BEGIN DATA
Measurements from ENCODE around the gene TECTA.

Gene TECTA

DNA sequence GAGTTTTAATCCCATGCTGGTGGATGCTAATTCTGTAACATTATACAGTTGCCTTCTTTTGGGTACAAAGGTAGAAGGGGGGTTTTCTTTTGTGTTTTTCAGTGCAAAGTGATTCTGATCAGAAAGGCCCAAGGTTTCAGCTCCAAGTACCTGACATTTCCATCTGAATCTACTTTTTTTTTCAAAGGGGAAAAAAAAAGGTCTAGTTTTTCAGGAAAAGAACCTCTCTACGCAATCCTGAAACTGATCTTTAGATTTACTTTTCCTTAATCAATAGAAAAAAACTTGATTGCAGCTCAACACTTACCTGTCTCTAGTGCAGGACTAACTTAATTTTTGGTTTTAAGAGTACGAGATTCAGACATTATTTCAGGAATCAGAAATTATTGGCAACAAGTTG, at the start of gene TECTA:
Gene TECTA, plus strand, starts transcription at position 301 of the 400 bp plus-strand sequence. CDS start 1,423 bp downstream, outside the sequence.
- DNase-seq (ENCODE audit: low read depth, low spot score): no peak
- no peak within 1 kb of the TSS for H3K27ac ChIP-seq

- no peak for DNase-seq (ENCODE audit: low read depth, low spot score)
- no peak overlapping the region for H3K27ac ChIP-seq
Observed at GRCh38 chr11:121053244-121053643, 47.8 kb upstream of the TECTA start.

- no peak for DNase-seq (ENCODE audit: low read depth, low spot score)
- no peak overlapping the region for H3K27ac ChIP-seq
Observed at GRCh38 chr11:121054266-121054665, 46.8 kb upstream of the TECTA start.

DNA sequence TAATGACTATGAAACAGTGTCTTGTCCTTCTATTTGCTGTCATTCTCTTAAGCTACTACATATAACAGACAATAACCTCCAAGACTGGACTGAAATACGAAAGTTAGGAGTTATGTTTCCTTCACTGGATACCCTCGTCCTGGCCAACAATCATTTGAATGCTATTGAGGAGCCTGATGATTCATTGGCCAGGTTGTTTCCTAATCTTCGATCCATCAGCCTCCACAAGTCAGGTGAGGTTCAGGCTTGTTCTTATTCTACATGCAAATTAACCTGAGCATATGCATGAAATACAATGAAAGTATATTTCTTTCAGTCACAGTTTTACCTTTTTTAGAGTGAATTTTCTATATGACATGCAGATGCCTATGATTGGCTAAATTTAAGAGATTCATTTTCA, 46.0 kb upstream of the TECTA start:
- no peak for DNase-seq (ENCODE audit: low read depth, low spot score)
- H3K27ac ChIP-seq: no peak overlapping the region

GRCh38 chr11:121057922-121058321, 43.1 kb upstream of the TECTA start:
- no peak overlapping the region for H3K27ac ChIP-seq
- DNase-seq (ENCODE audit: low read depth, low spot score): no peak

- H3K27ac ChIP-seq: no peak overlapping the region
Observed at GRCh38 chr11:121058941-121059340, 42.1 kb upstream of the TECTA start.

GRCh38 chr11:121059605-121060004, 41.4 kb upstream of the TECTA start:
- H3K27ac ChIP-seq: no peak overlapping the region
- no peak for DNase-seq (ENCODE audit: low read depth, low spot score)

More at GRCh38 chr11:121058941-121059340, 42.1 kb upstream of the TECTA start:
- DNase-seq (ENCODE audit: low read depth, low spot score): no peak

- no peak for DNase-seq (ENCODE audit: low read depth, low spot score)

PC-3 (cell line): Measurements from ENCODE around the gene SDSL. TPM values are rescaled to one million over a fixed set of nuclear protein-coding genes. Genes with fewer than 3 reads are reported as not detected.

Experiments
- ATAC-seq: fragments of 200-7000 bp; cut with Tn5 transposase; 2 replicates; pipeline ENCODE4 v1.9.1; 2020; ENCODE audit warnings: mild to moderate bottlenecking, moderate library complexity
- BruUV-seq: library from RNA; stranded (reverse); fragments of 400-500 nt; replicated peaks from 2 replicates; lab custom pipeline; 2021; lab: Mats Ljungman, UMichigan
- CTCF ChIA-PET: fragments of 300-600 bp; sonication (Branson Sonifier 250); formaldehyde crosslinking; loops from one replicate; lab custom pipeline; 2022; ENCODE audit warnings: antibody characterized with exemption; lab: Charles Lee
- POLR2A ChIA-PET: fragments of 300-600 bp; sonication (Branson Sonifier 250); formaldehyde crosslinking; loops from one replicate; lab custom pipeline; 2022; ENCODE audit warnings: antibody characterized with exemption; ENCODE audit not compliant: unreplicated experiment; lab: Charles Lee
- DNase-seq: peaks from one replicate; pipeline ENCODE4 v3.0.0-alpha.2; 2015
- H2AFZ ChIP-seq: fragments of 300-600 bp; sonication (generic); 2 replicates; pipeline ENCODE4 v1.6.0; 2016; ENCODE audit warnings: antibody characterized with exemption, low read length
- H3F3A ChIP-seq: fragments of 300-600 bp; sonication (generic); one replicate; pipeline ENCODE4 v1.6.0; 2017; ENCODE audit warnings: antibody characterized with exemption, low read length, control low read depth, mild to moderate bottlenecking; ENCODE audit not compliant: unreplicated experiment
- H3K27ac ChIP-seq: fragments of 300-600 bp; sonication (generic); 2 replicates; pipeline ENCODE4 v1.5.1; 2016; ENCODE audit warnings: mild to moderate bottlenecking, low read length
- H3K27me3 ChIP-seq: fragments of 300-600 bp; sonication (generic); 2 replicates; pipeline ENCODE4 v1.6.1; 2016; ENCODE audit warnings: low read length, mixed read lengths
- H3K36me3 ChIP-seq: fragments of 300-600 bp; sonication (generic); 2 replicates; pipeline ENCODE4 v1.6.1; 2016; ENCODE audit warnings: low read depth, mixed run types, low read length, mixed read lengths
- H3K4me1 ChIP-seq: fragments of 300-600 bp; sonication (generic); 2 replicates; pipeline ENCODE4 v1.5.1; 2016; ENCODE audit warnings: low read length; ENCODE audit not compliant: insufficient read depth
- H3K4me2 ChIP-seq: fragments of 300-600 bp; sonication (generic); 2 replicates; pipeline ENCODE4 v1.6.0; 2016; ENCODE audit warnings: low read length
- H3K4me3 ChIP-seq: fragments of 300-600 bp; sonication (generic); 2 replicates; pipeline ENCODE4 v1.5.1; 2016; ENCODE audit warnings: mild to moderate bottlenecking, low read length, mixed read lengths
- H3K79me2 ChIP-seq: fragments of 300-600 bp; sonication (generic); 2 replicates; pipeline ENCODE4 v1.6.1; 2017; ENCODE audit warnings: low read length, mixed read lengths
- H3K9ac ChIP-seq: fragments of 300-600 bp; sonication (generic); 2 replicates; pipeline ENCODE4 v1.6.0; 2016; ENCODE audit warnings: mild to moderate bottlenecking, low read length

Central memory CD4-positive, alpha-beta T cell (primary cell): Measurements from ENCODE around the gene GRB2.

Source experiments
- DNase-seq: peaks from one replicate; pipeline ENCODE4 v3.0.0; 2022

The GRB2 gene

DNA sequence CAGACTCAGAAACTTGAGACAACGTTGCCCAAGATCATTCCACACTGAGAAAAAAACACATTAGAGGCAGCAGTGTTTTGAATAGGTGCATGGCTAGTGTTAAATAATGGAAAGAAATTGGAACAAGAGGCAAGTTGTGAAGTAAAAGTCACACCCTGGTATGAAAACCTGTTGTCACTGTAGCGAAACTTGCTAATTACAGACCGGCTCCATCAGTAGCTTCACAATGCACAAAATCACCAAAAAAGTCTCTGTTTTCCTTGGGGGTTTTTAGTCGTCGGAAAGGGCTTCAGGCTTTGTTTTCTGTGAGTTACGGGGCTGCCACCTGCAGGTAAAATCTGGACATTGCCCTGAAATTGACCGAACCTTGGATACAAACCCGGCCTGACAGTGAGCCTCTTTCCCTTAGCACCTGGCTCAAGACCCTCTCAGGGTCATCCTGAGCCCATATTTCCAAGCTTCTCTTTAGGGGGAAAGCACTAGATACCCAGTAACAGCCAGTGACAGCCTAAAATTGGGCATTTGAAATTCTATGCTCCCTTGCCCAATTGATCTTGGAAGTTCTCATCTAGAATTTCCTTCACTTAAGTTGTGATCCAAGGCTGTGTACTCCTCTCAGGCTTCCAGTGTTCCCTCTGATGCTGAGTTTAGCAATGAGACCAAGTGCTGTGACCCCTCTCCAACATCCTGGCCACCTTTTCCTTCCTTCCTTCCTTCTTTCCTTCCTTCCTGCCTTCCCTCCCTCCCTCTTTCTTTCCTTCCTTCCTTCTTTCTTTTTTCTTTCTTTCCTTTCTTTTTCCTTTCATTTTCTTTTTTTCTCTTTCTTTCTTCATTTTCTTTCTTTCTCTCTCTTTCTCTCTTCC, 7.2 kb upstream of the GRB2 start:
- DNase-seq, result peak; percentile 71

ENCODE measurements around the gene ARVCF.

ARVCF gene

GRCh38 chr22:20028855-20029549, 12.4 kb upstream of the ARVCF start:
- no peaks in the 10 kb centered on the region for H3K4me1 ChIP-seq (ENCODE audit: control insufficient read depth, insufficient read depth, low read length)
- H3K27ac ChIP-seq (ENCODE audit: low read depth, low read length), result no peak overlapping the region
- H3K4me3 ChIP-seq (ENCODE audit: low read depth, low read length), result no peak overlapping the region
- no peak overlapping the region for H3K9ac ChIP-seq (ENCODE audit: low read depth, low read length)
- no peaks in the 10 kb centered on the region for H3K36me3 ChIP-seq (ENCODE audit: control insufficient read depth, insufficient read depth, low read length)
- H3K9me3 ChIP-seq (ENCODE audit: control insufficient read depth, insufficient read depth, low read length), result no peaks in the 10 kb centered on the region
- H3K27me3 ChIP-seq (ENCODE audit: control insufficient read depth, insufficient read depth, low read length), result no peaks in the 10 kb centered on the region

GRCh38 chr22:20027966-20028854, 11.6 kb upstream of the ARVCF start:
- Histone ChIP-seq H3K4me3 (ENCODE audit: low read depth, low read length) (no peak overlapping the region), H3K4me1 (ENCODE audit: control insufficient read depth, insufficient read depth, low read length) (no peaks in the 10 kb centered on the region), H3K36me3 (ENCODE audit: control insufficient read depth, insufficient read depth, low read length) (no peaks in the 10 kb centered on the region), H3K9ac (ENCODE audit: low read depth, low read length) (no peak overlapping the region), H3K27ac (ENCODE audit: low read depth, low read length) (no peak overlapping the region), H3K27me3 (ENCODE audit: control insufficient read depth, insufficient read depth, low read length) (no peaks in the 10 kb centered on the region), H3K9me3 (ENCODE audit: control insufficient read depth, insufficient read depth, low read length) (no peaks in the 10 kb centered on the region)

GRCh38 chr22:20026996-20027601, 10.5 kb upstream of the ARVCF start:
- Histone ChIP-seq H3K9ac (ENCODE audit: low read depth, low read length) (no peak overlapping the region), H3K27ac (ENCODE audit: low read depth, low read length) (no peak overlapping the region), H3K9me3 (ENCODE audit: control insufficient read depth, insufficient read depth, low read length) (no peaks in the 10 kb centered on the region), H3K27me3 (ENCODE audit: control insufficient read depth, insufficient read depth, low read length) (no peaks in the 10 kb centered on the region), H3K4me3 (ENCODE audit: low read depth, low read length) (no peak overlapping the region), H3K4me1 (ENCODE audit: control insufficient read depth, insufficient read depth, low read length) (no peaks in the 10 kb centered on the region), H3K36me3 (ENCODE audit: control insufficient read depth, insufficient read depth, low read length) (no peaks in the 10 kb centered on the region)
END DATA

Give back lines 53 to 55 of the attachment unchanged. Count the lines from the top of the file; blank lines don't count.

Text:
- no peaks in the 10 kb centered on the region for H3K4me1 ChIP-seq (ENCODE audit: control insufficient read depth, insufficient read depth, low read length)
- H3K27ac ChIP-seq (ENCODE audit: low read depth, low read length), result no peak overlapping the region
- H3K4me3 ChIP-seq (ENCODE audit: low read depth, low read length), result no peak overlapping the region